Empowering cognitive flexibility in aging: The effects of a training

Author/s Sabrina Rago, Valentina Rita Andolfi, Alessandro Antonietti, Giuseppe Iannoccari, Nicoletta Porcu, Chiara Valenti
Publishing Year 2020 Issue 2020/2
Language Italian Pages 22 P. 691-712 File size 267 KB
DOI 10.3280/RIP2020-002011
DOI is like a bar code for intellectual property: to have more infomation click here

Below, you can see the article first page

If you want to buy this article in PDF format, you can do it, following the instructions to buy download credits

Article preview

FrancoAngeli is member of Publishers International Linking Association, Inc (PILA), a not-for-profit association which run the CrossRef service enabling links to and from online scholarly content.

The increase in life prospects calls for reflection about the issue of aging and underlines the importance of taking care of elderly persons fostering their well-being. In this context, cognitive flexibility plays a fundamental role for the nu-merous benefits it produces in the elderly. This study was aimed at testing the effectiveness of "Flexi-train − Cognitive flexibility empowerment program in ag-ing" training, addressed to healthy elderly people, comparing an experimental group involved in the empowering intervention with a control group. Results showed that in the post-test the experimental group achieved higher cognitive flexibility scores than the control group did. Furthermore, greater reflexive capac-ity and higher critical awareness was observed in the first as compared to the second group. Findings support the notion that the training is effective in stimu-lating cognitive strategies and prompting reflection about the mental functioning in elder people to enable them to face everyday-life situations.

Keywords: Active aging, cognitive flexibility, creativity, empowerment, well-being.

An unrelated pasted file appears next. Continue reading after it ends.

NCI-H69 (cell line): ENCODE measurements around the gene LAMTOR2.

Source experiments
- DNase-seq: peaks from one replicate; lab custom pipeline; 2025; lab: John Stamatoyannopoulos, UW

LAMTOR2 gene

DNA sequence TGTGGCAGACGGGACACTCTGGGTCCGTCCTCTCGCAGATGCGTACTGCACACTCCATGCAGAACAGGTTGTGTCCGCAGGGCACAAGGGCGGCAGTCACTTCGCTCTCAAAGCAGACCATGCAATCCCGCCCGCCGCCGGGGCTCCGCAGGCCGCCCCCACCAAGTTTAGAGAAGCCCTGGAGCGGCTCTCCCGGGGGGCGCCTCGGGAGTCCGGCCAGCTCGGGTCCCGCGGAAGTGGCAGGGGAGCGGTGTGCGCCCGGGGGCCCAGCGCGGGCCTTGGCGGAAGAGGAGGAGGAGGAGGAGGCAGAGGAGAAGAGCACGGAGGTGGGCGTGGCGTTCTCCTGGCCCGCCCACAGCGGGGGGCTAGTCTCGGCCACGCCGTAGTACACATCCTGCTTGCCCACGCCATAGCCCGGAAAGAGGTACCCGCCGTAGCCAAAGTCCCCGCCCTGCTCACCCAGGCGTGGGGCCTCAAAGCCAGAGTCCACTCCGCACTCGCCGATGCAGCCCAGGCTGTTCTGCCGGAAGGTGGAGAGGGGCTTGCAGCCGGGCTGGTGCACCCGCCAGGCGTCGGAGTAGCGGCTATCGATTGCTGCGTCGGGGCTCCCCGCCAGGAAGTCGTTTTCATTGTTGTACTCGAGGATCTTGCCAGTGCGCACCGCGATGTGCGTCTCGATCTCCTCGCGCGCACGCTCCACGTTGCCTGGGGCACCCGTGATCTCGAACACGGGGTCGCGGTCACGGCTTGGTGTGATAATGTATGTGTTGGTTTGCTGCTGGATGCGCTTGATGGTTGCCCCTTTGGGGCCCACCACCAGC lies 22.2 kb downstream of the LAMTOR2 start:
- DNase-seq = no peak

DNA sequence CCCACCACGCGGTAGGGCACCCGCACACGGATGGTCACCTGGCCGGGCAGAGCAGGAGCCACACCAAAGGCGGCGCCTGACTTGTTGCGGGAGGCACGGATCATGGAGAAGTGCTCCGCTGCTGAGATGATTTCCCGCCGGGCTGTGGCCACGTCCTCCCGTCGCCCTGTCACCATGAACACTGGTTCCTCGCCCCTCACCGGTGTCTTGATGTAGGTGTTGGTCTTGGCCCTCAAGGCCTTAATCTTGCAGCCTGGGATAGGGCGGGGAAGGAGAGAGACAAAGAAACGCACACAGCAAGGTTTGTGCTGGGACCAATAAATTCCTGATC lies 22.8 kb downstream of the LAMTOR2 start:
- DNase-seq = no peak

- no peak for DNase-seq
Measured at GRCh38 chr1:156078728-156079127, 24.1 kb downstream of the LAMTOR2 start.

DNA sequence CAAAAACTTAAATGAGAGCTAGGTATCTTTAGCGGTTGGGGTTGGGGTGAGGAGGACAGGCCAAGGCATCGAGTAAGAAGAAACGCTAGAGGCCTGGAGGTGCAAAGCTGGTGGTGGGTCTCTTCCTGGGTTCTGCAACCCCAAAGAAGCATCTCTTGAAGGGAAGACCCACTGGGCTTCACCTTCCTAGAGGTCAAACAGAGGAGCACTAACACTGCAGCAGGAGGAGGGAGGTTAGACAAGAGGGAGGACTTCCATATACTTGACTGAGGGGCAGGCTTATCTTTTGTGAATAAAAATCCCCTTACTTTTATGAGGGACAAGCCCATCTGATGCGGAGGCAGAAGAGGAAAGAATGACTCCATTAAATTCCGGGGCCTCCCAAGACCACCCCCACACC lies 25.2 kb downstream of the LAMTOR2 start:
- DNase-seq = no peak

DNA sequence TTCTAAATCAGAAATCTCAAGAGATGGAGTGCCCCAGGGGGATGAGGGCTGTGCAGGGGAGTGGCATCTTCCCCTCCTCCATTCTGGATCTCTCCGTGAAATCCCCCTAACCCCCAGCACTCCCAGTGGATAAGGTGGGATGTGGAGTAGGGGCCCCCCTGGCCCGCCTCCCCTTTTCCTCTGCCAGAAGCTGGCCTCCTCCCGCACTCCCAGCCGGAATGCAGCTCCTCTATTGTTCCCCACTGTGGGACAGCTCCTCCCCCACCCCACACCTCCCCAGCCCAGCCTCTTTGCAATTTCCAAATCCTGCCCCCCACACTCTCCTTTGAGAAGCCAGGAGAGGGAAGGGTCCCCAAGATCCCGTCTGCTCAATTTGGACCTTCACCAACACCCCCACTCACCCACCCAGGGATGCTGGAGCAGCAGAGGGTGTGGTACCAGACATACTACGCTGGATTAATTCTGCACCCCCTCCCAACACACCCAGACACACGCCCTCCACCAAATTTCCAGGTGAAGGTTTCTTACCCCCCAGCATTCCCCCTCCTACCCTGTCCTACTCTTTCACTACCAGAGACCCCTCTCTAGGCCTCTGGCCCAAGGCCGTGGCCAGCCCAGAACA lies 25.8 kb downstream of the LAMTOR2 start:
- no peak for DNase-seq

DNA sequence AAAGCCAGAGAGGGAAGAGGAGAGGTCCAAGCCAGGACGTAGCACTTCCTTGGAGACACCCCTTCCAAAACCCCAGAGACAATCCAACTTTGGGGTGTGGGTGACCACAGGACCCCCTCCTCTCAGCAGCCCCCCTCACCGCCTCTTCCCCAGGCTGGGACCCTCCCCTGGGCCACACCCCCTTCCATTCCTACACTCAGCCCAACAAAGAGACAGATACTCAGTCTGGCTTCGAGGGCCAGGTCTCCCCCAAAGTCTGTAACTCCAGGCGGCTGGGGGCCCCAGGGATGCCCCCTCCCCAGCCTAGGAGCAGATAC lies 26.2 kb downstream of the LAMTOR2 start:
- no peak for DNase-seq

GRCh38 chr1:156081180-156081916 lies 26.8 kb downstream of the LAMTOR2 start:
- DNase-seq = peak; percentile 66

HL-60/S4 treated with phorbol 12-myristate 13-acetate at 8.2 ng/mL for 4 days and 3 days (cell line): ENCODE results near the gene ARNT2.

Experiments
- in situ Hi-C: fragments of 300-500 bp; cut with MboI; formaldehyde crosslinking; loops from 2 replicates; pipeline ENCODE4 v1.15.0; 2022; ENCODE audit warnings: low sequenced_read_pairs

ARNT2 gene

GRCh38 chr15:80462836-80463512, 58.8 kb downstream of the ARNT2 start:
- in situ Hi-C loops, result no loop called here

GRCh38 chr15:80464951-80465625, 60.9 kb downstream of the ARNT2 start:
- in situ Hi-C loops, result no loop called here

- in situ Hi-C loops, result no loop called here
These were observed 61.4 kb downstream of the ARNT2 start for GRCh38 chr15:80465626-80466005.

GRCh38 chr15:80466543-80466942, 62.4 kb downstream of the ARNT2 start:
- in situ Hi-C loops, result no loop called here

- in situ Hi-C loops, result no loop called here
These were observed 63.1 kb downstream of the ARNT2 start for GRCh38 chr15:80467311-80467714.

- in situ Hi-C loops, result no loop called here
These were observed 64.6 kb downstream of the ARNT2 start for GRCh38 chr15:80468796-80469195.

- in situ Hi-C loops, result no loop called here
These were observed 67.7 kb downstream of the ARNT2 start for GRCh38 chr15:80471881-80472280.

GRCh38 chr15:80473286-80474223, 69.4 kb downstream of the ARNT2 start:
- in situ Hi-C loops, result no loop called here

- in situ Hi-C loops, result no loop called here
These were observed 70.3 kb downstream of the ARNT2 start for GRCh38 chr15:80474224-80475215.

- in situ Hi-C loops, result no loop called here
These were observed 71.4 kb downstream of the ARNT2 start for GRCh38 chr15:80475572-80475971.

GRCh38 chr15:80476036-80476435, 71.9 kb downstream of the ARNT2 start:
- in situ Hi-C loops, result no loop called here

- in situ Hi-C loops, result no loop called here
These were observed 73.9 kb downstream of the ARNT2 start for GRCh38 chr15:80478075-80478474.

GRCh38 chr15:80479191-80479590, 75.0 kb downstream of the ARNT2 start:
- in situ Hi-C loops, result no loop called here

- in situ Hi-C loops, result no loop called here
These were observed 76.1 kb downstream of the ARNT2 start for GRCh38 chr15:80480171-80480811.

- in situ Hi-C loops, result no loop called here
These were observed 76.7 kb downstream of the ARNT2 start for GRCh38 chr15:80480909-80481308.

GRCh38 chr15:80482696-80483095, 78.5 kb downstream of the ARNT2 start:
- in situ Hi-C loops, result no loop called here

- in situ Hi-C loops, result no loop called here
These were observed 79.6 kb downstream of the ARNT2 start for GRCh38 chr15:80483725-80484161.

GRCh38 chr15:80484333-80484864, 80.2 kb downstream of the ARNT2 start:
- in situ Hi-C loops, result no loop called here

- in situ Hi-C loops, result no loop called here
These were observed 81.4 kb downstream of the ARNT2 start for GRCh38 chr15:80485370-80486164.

1. Palmiero, M., Nakatani, C., Raver, D., Olivetti Belardinelli, M., & van Leeuwen, C. (2010). Abilities within and across visual and verbal domains: How specific is their influence on creativity? Creativity Research Journal, 22, 369-377. DOI: 10.1080/10400419.2010.523396
  2. Palmiero, M., Nori, R., & Piccardi, L. (2017). Verbal and visual divergent thinking in aging. Experimental Brain Research, 235, 1021-1029.
  3. Perez-Fabello, M. J., & Campos, A. (2007). The influence of imaging capacity on visual art skills. Thinking Skills and Creativity, 2, 128-135.
  4. Park, D. C., Lautenschlager, G., Hedden, T., Davidson, N. S., Smith, A. D., & Smith, P. K. (2002). Models of visuospatial and verbal memory across the adult life span. Psychology and Aging, 17, 299-320. DOI: 10.1037//0882-7974.17.2.299
  5. Perkins, D. D., & Zimmerman, M. A. (1995) Empowerment theory, research, and application. American Journal of Community Psychology, 23, 569-579. DOI: 10.1007/BF02506982
  6. Piolino, P., Desgranges, B., Benali, K., & Eustache, F. (2002). Episodic and semantic remote autobiographical memory in ageing. Memory, 10, 239-257. DOI: 10.1080/09658210143000353
  7. Razumnikova, O. M. (2007). Creativity related cortex activity in the remote associates task. Brain Research Bulletin, 74, 96-102.
  8. Rozanski, A., & Kubzansky, L. D (2005). Psychologic functioning and physical health: A paradigm of flexibility. Psychosomatic Medicine, 67, 47-53.
  9. Samuels, M., & Lane, M. (1998). Creative healing. San Francisco, CA: Harper Collins.
  10. Schaie, K. W. (1984). Midlife influences upon intellectual functioning in old age. International. Journal of Behavioral Development, 7, 463-478. DOI: 10.1177/016502548400700405
  11. Siegler, I. C. (1983). Psychological studies of the Duke Longitudinal Studies. In K. W. Schaie (Ed.), Longitudinal studies of adult psychological development (pp. 136-190). New York: Guilford Press.
  12. Spiro, R. J., Collins, B. P., Thota, J. J., & Feltovich, P. J. (2003). Cognitive Flexibility Theory: Hypermedia for Complex Learning, Adaptive Knowledge Application, and Experience Acceleration. Educational Technology, 43(5), 5-10.
  13. Spiro, R. J., Feltovich, P. J., & Coulson, R. L. (1996). Two epistemic world‐views: Prefigurative schemas and learning in complex domains. Applied Cognitive Psychology, 10(7), 51-61.
  14. Spiro, R. J., Feltovich, P. J., Coulson, R. L., & Anderson, D. (1989). Multiple analogies for complex concepts: Antidotes for analogy-induced misconception in advanced knowledge acquisition. In S. Vosniadou & A. Ortony (Eds.), Similarity and analogical reasoning (pp. 458-531). Cambridge, MA: Cambridge University Press. DOI: 10.1017/CBO9780511529863.023